Abubakar Sani Bello “The Silent Revolutionary”

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Sani Bello the silent leader

Of all the 36 men who govern the states of which Nigeria is comprised, the Governor of Niger State Alhaji Abubakar Sani Bello is perhaps one of the most limelight-shy yet profoundly impactful. Away from the often blinding lights of media attention that many of his counterparts crave and go to extreme lengths to court, his leadership and administrative acumen is steadily bringing the dividends of democracy to Niger State in ways that complement and even surpass the work of some of his predecessors. For this, the people of Niger State have just rewarded him with a second term in office through the polls and it would not be unreasonable to say they will be better for it in the long run.

If the personal sacrifices Abubakar Sani Bello have made in order to serve his people in his first four years are anything to go by, then his is the kind of leadership that the broader spectrum of Nigerians should yearn for. In a nation where many of his contemporaries seek public office primarily for the perks and luxuries that come with it, Governor Abubakar Sani Bello, who is the son of the esteemed Colonel Sani Bello (RTD), has done quite the opposite. For example, the Governor has for the past three years been living in a small, dinghy “boys quarters” apartment because of the deplorable state of his official residence. When he first assumed office in 2015, he met the Government House in a dilapidated state, so much so that even its perimeter fencing was porous and goats used to jump over it to roam in the premises.

Apparently, a renovation project had been budgeted for and approved for work to commence by the administration of his predecessor, Dr. Babangida Aliyu but it was abandoned and never completed until he vacated office in May 2015. Despite his privileged upbringing with his father being a billionaire and former governor of the old Kano State, Abubakar Sani Bello did not make the renovation of his official residence a priority. He preferred to live within modest means while using the state’s minimal resources to focus on education, building roads, providing health care infrastructure and improving rural and urban water supply in the state. To his credit, the water drought and paucity that left most parts of Minna and Bida without potable pipe-borne water for over 20 years were taken care of by his administration and it is perhaps one of the reasons for which the people of Niger State have rewarded him with a second term in office. After all, one good term should deserve another.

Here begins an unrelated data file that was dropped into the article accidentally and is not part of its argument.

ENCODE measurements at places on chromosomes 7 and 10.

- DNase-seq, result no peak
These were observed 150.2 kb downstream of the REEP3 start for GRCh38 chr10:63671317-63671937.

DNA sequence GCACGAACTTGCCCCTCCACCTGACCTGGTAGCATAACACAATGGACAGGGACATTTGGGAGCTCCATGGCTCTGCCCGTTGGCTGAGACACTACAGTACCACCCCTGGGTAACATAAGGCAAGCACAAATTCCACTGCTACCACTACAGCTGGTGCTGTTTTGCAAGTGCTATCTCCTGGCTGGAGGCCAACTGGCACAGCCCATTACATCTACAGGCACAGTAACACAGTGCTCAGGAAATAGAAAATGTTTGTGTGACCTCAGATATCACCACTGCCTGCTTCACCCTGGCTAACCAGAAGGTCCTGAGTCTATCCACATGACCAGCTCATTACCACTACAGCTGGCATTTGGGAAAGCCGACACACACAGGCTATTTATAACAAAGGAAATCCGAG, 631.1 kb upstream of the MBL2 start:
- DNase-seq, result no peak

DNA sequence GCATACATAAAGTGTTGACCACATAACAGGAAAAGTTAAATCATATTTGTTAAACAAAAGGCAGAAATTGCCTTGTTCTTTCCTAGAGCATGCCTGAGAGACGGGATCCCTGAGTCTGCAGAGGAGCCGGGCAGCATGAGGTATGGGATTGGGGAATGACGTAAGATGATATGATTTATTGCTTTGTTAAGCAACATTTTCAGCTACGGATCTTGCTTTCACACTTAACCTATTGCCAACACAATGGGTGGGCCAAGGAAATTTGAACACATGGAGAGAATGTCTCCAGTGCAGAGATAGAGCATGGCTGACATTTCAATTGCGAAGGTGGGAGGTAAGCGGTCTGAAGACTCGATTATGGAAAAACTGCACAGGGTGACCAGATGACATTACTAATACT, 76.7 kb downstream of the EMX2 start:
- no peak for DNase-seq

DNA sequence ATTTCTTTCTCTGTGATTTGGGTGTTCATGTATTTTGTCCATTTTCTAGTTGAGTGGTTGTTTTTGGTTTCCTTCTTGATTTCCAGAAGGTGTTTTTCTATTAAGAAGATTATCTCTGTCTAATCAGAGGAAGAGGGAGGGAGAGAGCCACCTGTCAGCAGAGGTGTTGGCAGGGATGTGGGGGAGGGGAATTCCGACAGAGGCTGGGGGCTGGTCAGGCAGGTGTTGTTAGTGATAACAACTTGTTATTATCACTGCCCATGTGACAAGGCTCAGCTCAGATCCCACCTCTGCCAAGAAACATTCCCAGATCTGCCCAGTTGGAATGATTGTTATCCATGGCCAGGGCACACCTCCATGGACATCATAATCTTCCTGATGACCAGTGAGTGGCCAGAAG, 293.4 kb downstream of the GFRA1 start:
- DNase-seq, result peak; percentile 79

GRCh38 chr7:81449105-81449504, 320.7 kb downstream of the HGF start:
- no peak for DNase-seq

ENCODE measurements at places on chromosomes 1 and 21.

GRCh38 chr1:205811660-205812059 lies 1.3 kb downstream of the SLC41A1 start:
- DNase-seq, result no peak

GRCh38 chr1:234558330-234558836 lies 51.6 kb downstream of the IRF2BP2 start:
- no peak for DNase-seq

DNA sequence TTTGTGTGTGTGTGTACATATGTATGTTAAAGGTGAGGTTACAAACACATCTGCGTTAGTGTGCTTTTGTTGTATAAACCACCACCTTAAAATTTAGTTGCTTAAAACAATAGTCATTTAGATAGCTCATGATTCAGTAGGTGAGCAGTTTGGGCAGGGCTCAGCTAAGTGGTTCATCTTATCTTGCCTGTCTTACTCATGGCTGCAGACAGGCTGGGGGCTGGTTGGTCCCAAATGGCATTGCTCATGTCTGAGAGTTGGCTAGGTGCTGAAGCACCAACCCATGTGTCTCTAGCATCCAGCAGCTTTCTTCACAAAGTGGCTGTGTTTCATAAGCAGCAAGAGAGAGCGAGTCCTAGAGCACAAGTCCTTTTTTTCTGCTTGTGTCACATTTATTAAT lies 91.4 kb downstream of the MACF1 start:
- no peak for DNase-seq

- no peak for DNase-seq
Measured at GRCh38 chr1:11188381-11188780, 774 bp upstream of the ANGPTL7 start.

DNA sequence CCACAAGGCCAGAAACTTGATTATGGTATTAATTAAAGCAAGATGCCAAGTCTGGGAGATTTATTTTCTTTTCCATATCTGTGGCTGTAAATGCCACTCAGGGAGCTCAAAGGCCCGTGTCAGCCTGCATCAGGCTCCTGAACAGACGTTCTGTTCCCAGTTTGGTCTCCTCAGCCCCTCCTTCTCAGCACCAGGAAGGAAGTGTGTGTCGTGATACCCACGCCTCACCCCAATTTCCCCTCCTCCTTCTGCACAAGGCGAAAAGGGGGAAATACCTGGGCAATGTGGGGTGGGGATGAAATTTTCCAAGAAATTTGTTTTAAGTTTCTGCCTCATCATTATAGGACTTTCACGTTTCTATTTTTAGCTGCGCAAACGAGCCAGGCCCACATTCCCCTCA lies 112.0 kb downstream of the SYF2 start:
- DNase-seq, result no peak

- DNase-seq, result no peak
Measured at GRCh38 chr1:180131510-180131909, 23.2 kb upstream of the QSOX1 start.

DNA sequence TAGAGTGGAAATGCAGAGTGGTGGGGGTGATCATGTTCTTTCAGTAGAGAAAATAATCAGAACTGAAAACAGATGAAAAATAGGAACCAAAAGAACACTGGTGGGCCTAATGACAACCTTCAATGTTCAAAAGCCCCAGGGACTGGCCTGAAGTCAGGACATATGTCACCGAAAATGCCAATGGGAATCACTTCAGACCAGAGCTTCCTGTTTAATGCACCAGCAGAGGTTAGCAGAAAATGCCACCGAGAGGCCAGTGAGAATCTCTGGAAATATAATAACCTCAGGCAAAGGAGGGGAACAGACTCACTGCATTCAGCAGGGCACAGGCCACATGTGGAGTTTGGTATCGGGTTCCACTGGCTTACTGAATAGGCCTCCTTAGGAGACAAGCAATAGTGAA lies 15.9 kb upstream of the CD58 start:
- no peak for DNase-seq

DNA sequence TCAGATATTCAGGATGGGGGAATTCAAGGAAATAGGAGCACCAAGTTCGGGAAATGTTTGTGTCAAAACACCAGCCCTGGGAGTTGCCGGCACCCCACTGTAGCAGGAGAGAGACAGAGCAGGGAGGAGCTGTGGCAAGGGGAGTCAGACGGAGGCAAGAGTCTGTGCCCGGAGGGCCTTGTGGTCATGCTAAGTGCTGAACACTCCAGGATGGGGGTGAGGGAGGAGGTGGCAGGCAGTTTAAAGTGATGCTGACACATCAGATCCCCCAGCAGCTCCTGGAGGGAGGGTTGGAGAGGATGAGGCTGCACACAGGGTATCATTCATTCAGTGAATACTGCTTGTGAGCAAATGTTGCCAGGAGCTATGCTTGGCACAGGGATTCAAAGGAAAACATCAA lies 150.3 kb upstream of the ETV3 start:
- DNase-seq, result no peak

Perhaps another reason the Niger State Governor defeated his closest rival, Umar Mohammed Nasko in the just concluded governorship election is that the Governor is more of a people person than Umar Nasko. Both of their parents are friends from their days at the Government High School and it is fair to say they both men lived above average. However, Governor Bello is clearly a people person and is connected to the grassroots, which is one thing that Umar Nasko doesn’t have. In fact, he is perceived as too elitist, out of touch with the common man’s realities and even unapproachable. He contested against Abubakar Sani Bello in 2015 and lost, and did so again in 2019 only to end up with the same result. Clearly, the incumbent Governor’s electoral victory is no fluke.

Apart from the infrastructural developments that have taken place in the last four years and the reduction of government wastage of scarce resources, one thing that the Governor has done that is having a profound and as yet the understated effect on the people of Niger State is his war against illicit drug use and human trafficking. Identifying that a lot of the criminal activities carried out in the state were by people under the influence of hard drugs and alcohol, he has adopted new forward-thinking strategies to deal with the menace of drug abuse and its debilitating effect on the future of Niger State. From ordering the instant closure of drug shops found selling hard drugs and the prosecution of pharmacists found wanting, he has also reached out to traditional rulers and religious leaders in his war on hard drugs in Niger State. As documented in surveys and even in the BBC’s documentary “Sweet Sweet Codeine”, substance abuse is particularly rife in Northern Nigeria with over 3 million bottles of codeine reportedly consumed in the region. Governor Abubakar Sani Bello’s efforts to curb the menace are worthy of commendation and it reveals that his heart is one that is compassionate, his mind intelligent and his methods revolutionary.

May the people of Niger State enjoy even more dividends of good leadership in the next four years and even if their Governor’s stewardship does not draw international attention, may history be kind to the silent revolutionary.

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